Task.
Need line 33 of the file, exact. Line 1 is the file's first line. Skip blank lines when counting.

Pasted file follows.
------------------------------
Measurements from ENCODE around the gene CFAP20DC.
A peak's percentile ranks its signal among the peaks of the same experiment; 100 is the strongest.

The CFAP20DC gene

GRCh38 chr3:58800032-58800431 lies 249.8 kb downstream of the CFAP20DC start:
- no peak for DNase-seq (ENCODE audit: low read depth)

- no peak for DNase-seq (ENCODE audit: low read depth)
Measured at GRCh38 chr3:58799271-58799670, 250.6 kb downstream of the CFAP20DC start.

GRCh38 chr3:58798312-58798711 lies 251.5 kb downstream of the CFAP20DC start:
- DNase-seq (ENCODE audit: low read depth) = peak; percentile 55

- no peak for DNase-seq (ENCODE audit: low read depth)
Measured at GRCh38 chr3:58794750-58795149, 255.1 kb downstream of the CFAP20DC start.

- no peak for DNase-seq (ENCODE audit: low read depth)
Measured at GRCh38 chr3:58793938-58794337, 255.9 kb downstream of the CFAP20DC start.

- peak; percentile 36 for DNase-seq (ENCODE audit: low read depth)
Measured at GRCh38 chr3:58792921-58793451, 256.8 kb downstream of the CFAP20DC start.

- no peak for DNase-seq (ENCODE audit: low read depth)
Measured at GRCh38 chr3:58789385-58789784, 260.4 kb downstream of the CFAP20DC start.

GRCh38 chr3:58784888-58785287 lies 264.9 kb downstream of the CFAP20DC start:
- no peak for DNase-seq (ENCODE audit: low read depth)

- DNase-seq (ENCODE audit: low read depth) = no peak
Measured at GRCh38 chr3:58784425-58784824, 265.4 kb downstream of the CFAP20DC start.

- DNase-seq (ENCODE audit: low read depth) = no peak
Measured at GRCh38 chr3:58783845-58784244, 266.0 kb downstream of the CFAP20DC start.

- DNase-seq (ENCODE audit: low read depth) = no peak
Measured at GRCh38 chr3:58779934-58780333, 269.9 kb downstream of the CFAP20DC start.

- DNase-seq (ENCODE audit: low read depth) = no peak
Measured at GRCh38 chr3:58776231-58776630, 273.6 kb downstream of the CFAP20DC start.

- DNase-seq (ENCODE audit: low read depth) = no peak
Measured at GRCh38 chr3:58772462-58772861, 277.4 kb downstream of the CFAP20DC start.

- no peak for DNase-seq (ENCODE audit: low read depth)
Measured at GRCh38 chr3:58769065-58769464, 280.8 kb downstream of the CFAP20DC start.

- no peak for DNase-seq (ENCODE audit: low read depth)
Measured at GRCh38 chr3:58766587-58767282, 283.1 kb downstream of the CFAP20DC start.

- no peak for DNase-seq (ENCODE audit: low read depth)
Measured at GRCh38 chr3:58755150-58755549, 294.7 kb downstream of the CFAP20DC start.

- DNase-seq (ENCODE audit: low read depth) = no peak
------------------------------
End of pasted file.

Measured at GRCh38 chr3:58766587-58767282, 283.1 kb downstream of the CFAP20DC start.